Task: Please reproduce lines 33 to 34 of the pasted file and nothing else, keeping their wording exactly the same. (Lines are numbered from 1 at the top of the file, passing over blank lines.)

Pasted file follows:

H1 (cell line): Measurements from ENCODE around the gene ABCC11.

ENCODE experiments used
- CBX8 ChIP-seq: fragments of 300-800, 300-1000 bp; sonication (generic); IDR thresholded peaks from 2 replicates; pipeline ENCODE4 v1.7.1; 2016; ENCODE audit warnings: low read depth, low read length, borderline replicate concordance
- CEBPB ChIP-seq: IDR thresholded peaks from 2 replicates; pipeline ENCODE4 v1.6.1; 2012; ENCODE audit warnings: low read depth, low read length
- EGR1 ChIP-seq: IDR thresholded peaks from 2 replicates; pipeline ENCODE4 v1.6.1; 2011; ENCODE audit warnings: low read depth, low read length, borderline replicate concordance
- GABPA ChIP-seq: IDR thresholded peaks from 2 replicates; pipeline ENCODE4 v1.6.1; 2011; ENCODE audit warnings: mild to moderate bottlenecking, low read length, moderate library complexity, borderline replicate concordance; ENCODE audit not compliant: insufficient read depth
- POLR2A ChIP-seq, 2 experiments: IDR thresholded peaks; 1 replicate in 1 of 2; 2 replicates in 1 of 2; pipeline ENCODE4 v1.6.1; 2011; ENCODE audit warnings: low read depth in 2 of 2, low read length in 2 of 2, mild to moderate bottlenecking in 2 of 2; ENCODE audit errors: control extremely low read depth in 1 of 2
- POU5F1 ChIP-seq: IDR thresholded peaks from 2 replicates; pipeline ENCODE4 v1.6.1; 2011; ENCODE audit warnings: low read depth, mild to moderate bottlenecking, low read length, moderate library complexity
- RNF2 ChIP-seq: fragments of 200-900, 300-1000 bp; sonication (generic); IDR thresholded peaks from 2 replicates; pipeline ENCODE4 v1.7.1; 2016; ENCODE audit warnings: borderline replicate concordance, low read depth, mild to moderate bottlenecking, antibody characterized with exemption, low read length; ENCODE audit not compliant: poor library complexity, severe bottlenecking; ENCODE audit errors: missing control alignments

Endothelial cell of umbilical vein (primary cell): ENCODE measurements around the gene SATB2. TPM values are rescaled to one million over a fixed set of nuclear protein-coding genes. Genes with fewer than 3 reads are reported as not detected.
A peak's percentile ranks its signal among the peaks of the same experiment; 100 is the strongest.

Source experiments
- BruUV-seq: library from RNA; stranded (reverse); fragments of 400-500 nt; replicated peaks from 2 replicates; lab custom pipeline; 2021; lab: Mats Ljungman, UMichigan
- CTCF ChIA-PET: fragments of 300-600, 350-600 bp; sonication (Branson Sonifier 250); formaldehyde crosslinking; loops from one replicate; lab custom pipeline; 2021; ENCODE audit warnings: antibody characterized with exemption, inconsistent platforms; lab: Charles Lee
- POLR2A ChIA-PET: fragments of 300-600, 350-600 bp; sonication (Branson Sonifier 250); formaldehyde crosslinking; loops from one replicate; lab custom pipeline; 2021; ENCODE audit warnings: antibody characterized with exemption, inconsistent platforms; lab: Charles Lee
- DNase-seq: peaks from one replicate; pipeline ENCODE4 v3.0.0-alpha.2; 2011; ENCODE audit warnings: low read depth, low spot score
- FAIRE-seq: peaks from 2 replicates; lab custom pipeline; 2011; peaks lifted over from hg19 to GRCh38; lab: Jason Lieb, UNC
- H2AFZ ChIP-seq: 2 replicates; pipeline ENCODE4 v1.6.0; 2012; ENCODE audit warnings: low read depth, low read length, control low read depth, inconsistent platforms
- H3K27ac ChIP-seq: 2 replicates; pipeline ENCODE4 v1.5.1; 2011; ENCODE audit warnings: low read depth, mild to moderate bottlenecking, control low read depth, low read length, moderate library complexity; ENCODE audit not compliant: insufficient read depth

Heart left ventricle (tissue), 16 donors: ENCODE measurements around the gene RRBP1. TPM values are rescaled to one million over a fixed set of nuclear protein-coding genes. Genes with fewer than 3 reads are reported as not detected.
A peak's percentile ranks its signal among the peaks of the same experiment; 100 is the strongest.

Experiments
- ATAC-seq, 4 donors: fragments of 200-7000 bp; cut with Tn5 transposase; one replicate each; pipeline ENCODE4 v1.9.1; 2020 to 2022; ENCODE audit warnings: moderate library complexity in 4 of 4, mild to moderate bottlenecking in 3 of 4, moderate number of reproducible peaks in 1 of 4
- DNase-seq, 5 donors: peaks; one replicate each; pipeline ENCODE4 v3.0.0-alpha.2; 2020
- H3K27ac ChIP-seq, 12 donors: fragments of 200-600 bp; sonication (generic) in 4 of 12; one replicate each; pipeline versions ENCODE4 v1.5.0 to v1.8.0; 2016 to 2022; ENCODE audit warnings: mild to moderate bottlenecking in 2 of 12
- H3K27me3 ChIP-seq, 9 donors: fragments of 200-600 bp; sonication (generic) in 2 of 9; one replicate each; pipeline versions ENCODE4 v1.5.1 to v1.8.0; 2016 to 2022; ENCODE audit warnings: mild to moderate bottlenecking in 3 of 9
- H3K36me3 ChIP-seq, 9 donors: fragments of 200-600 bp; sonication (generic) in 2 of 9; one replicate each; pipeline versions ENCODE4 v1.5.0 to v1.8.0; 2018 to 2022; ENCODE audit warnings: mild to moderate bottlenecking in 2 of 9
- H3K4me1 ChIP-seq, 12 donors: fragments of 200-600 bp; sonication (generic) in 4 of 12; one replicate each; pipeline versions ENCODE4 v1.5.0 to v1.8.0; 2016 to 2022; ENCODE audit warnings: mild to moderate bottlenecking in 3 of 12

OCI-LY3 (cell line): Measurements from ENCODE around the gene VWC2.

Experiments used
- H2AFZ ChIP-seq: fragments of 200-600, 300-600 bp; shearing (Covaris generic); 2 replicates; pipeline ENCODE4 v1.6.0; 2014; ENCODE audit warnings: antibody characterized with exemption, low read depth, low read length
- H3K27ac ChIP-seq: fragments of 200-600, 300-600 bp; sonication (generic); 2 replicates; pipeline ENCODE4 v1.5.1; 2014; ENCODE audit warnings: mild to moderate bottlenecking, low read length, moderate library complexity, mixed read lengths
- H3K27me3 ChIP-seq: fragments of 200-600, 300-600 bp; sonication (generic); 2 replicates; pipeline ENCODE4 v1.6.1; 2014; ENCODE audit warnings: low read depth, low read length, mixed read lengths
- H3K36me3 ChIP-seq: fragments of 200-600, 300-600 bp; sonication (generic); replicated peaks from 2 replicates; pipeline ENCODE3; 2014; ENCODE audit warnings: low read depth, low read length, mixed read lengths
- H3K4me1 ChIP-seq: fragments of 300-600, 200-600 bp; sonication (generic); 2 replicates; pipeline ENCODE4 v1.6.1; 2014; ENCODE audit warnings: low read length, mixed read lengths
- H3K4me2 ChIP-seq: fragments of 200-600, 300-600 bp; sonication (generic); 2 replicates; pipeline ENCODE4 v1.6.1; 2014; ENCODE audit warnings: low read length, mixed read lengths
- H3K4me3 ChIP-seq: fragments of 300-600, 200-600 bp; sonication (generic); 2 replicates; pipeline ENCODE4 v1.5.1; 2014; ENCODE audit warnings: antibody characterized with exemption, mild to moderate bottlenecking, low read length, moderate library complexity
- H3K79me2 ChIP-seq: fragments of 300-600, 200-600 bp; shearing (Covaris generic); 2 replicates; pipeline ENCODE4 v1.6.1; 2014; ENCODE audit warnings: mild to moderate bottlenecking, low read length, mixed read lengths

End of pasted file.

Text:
- H3K27me3 ChIP-seq: fragments of 200-600, 300-600 bp; sonication (generic); 2 replicates; pipeline ENCODE4 v1.6.1; 2014; ENCODE audit warnings: low read depth, low read length, mixed read lengths
- H3K36me3 ChIP-seq: fragments of 200-600, 300-600 bp; sonication (generic); replicated peaks from 2 replicates; pipeline ENCODE3; 2014; ENCODE audit warnings: low read depth, low read length, mixed read lengths